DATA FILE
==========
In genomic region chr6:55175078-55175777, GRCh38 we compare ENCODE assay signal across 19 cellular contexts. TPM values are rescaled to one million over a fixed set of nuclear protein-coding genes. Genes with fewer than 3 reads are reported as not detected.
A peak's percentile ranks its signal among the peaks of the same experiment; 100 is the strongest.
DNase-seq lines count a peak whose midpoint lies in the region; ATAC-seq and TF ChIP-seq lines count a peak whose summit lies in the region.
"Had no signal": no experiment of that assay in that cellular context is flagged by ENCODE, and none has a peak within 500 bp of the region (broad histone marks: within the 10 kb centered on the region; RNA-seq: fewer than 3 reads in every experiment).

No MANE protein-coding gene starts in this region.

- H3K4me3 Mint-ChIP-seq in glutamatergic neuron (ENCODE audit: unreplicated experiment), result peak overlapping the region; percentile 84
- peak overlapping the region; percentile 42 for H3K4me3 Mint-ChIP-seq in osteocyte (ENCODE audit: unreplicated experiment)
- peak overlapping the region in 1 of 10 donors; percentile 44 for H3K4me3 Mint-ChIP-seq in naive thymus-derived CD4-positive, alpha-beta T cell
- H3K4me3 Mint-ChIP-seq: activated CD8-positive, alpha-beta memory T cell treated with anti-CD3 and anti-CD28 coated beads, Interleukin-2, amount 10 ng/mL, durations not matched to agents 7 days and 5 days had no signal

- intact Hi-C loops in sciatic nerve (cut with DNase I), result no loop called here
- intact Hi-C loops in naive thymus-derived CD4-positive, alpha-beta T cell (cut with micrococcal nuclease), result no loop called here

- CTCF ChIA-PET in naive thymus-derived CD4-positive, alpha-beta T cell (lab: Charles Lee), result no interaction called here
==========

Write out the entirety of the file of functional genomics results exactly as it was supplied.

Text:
In genomic region chr6:55175078-55175777, GRCh38 we compare ENCODE assay signal across 19 cellular contexts. TPM values are rescaled to one million over a fixed set of nuclear protein-coding genes. Genes with fewer than 3 reads are reported as not detected.
A peak's percentile ranks its signal among the peaks of the same experiment; 100 is the strongest.
DNase-seq lines count a peak whose midpoint lies in the region; ATAC-seq and TF ChIP-seq lines count a peak whose summit lies in the region.
"Had no signal": no experiment of that assay in that cellular context is flagged by ENCODE, and none has a peak within 500 bp of the region (broad histone marks: within the 10 kb centered on the region; RNA-seq: fewer than 3 reads in every experiment).

No MANE protein-coding gene starts in this region.

- H3K4me3 Mint-ChIP-seq in glutamatergic neuron (ENCODE audit: unreplicated experiment), result peak overlapping the region; percentile 84
- peak overlapping the region; percentile 42 for H3K4me3 Mint-ChIP-seq in osteocyte (ENCODE audit: unreplicated experiment)
- peak overlapping the region in 1 of 10 donors; percentile 44 for H3K4me3 Mint-ChIP-seq in naive thymus-derived CD4-positive, alpha-beta T cell
- H3K4me3 Mint-ChIP-seq: activated CD8-positive, alpha-beta memory T cell treated with anti-CD3 and anti-CD28 coated beads, Interleukin-2, amount 10 ng/mL, durations not matched to agents 7 days and 5 days had no signal

- intact Hi-C loops in sciatic nerve (cut with DNase I), result no loop called here
- intact Hi-C loops in naive thymus-derived CD4-positive, alpha-beta T cell (cut with micrococcal nuclease), result no loop called here

- CTCF ChIA-PET in naive thymus-derived CD4-positive, alpha-beta T cell (lab: Charles Lee), result no interaction called here